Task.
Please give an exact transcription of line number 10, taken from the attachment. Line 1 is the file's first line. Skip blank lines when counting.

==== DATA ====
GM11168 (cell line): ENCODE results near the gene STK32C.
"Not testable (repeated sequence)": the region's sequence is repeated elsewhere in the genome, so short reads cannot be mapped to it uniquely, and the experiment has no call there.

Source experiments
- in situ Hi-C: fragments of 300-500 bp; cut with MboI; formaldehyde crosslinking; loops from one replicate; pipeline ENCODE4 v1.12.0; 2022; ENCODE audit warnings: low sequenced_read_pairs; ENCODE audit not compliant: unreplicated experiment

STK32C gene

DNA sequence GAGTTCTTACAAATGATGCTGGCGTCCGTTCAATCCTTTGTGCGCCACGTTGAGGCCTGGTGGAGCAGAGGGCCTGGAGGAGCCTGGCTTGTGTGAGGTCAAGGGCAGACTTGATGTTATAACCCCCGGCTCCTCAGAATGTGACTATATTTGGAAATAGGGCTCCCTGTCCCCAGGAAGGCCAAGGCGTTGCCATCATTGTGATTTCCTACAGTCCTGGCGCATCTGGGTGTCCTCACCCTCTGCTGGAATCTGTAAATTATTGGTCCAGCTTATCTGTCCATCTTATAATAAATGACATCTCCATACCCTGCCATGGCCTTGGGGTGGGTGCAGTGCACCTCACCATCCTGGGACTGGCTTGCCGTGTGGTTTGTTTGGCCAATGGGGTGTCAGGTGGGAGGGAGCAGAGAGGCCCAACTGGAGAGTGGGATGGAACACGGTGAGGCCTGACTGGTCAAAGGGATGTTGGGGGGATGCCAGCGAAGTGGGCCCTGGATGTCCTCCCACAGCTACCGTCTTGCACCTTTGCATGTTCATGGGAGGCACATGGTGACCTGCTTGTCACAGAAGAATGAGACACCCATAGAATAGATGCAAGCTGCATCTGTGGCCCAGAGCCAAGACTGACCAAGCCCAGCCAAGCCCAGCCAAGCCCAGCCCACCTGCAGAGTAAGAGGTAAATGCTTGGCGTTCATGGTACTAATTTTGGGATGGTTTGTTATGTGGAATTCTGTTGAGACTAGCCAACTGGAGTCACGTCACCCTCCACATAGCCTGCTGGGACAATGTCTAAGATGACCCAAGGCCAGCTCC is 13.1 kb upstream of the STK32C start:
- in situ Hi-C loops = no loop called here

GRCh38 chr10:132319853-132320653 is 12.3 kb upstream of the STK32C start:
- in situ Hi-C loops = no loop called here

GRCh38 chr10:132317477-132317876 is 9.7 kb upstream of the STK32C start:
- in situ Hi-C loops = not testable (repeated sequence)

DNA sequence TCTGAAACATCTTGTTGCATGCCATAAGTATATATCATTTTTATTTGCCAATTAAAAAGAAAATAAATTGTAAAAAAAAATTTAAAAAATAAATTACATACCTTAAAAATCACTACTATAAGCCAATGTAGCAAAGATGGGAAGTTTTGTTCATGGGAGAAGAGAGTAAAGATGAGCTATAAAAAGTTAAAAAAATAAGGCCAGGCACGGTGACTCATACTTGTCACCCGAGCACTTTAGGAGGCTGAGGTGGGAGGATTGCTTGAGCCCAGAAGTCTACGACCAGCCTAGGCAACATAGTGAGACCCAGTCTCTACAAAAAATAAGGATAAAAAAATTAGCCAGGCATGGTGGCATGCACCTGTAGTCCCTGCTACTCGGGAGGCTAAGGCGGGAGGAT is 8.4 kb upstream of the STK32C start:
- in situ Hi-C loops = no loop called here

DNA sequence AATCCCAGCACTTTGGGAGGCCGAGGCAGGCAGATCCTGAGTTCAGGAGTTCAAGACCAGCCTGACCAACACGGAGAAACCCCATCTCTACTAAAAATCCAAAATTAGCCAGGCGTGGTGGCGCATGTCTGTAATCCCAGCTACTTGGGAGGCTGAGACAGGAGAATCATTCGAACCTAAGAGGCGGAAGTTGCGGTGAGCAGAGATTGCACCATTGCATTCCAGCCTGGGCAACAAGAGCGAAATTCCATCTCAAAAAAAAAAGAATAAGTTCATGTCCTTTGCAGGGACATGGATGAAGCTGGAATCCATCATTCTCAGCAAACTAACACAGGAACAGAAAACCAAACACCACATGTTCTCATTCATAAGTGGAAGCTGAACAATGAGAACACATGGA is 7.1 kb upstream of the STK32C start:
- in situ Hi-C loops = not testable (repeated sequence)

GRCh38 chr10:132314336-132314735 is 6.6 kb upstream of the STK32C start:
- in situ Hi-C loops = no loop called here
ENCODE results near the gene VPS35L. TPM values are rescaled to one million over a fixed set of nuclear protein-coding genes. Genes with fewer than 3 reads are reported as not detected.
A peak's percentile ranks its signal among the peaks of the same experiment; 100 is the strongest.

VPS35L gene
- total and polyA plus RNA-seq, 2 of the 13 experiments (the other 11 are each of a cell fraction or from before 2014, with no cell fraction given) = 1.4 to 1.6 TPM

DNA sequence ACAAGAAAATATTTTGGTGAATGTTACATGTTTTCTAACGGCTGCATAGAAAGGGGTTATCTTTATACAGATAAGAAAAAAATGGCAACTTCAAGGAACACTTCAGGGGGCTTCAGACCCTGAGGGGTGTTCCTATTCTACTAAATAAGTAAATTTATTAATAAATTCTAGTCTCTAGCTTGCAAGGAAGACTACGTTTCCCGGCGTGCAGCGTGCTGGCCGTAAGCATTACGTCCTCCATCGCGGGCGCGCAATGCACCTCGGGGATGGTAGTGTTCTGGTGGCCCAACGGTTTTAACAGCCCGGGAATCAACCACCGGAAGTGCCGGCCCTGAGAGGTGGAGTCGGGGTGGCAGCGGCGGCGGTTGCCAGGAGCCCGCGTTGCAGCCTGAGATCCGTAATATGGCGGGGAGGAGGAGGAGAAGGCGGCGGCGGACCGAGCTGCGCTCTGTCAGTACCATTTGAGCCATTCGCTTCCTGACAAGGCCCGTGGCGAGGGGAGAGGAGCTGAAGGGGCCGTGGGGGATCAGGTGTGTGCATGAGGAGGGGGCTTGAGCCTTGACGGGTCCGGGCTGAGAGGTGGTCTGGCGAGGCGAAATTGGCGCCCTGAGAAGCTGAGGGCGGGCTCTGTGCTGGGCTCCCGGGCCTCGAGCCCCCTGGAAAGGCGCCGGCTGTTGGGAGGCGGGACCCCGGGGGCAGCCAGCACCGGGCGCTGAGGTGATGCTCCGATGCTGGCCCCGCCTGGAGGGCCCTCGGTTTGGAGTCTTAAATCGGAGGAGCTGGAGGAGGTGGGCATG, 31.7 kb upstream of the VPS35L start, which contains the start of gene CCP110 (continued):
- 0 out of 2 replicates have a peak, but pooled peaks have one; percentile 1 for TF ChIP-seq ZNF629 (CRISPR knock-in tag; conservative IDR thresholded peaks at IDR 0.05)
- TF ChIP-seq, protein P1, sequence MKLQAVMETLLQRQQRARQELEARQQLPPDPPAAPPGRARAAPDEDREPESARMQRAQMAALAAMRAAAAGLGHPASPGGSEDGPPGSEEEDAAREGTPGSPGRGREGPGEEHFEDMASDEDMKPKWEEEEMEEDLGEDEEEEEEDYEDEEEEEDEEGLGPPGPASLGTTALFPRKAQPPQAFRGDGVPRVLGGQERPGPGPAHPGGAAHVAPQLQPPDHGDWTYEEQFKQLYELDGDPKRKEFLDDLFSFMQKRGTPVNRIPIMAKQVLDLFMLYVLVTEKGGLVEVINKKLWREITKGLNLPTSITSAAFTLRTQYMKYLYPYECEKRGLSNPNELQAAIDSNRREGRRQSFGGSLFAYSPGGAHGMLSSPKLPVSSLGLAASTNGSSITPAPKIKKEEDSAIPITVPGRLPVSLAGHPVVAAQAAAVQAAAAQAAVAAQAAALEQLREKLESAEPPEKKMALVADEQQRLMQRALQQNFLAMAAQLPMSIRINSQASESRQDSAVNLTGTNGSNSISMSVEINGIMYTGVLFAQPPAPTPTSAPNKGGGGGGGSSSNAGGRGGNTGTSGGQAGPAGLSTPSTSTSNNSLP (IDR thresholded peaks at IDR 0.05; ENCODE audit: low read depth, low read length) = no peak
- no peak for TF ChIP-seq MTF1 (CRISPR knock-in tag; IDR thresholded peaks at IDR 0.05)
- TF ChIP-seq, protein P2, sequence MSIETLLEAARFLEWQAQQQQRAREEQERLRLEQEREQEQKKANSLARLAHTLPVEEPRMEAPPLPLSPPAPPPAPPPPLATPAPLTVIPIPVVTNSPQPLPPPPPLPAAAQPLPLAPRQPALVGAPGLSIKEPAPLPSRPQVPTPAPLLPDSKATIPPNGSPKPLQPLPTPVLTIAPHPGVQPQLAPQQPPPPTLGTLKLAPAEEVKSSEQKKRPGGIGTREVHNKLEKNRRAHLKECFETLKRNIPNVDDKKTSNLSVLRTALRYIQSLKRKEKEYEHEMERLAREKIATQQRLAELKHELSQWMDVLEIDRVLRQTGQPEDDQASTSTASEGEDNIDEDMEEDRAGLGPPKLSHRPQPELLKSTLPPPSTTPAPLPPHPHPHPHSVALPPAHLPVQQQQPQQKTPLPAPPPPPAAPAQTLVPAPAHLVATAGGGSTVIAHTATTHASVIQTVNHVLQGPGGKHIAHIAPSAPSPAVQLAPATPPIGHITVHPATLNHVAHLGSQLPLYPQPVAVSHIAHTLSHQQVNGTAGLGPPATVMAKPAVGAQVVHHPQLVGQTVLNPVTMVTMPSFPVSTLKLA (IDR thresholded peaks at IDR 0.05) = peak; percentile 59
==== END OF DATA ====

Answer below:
GRCh38 chr10:132317477-132317876 is 9.7 kb upstream of the STK32C start: